AUDIT COMMITTEE

 
 
 
Members:
Alejandro M. Ballester
John W. Diercksen (Chair)
C. Kim Goodwin
William J. Teuber, Jr.
Carlos A. Unanue
   
Independence:
Each member of the
committee is independent
   
Audit Committee
Financial Expert:
Messrs. Teuber and Diercksen
and Ms. Goodwin are Audit
Committee Financial Experts
as defined by SEC rules
   
Meetings in 2018:
10 meetings, of which 8 were devoted to the discussion of earnings releases, Form 10-K and Form 10-Q filings
   
Charter last revised:
December 13, 2018
Primary Responsibilities:
Assists the Board in its oversight of:
the outside auditors’ qualifications, independence and performance;
the performance of Popular’s internal audit function;
the integrity of Popular’s financial statements, including overseeing the accounting and financial processes, principles and policies, the effectiveness of internal controls over financial reporting and the audits of the financial statements; and
compliance with legal and regulatory requirements.
In addition, the Audit Committee issues a report, as required by the U.S. Securities and Exchange Commission (the “SEC”) rules, for inclusion in Popular’s annual proxy statement. The Audit Committee was established in accordance with the requirements of the Securities Exchange Act of 1934.
 
 
 

CORPORATE GOVERNANCE AND NOMINATING COMMITTEE

 
 
 
Members:
Joaquín E. Bacardí, III
Alejandro M. Ballester (Chair)
Maria Luisa Ferré
William J. Teuber, Jr.
   
Independence:
Each member of the
committee is independent
   
Meetings in 2018: 6
   
Charter last revised:
January 25, 2019
Primary Responsibilities:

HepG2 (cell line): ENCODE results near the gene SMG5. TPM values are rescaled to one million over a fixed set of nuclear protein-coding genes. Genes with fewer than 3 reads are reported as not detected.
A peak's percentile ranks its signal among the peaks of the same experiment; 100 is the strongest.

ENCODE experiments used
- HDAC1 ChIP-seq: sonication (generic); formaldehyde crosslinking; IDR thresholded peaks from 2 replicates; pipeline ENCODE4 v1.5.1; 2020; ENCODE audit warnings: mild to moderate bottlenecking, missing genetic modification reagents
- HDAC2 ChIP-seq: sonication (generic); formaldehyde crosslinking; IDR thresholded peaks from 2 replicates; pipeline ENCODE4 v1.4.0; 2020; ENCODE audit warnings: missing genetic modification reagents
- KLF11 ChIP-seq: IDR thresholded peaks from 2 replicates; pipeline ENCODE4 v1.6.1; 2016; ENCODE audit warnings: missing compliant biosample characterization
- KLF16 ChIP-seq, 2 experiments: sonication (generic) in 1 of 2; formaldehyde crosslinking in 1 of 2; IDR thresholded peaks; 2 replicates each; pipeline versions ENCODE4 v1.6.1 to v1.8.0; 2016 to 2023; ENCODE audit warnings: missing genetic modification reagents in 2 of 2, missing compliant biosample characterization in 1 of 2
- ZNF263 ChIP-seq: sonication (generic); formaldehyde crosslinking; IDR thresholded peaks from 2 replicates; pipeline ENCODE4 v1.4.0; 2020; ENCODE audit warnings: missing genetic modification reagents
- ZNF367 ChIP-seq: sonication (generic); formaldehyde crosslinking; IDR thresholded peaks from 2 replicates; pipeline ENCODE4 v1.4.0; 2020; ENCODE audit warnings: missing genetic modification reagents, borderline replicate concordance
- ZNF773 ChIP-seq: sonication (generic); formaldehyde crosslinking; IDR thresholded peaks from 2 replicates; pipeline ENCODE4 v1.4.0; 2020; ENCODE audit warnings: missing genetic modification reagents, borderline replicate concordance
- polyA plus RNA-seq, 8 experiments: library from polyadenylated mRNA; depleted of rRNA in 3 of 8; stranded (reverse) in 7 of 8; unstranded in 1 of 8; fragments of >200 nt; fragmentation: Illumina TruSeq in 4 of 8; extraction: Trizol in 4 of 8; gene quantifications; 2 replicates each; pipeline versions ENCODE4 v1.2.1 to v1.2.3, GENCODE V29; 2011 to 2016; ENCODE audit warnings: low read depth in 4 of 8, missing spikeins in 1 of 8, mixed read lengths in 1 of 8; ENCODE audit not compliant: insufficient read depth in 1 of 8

The Corporate Governance and Nominating Committee is responsible for:
exercising general oversight with respect to the governance of the Board;
identifying and recommending individuals qualified to become Board members and recommending director nominees and committee members to the Board;
reviewing and reporting to the Board on matters of corporate governance and developing and recommending to the Board a set of corporate governance principles applicable to Popular;
leading the Board and assisting its committees in the annual assessment of their performance; and
recommending to the Board the form and amount of compensation for Popular’s directors.
 
 
 

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RISK MANAGEMENT COMMITTEE

 
 
 
 
Members:
Joaquín E. Bacardí, III
Robert Carrady
John W. Diercksen
C. Kim Goodwin (Chair)
Myrna M. Soto
William J. Teuber, Jr.
  

Independence:
Each member of the
committee is independent
   
Meetings in 2018: 10
   
Charter last revised:
February 15, 2019
Primary Responsibilities:
 
Assists the Board in the oversight of:
 
Popular’s overall risk management framework; and
 
the monitoring, review and approval of the policies and procedures that measure, limit and manage Popular’s main risks, including operational, liquidity, interest rate, market, legal, compliance and credit risks.
 

 

 



 



 
 
 
 
 

COMPENSATION COMMITTEE

 
 
 
Members:
John W. Diercksen
María Luisa Ferré (Chair)
William J. Teuber, Jr.
Carlos A. Unanue
   
Independence:
Each member of the
committee is independent
   
Meetings in 2018: 6
   
Charter last revised:
December 13, 2018
Primary Responsibilities:
Discharges the Board’s responsibilities, subject to review by the full Board, relating to:
compensation of Popular’s Executive Chairman, CEO and all other executive officers;
adoption of policies that govern Popular’s compensation and benefit programs;
overseeing plans for executive officer development and succession;
overseeing, in consultation with management, compliance with federal, state and local laws as they affect compensation matters;
considering, in consultation with the CRO, whether the incentives and risks arising from the compensation plans for all employees are reasonably likely to have a material adverse effect on Popular and taking necessary actions to limit any risks identified as a result of the risk-related reviews; and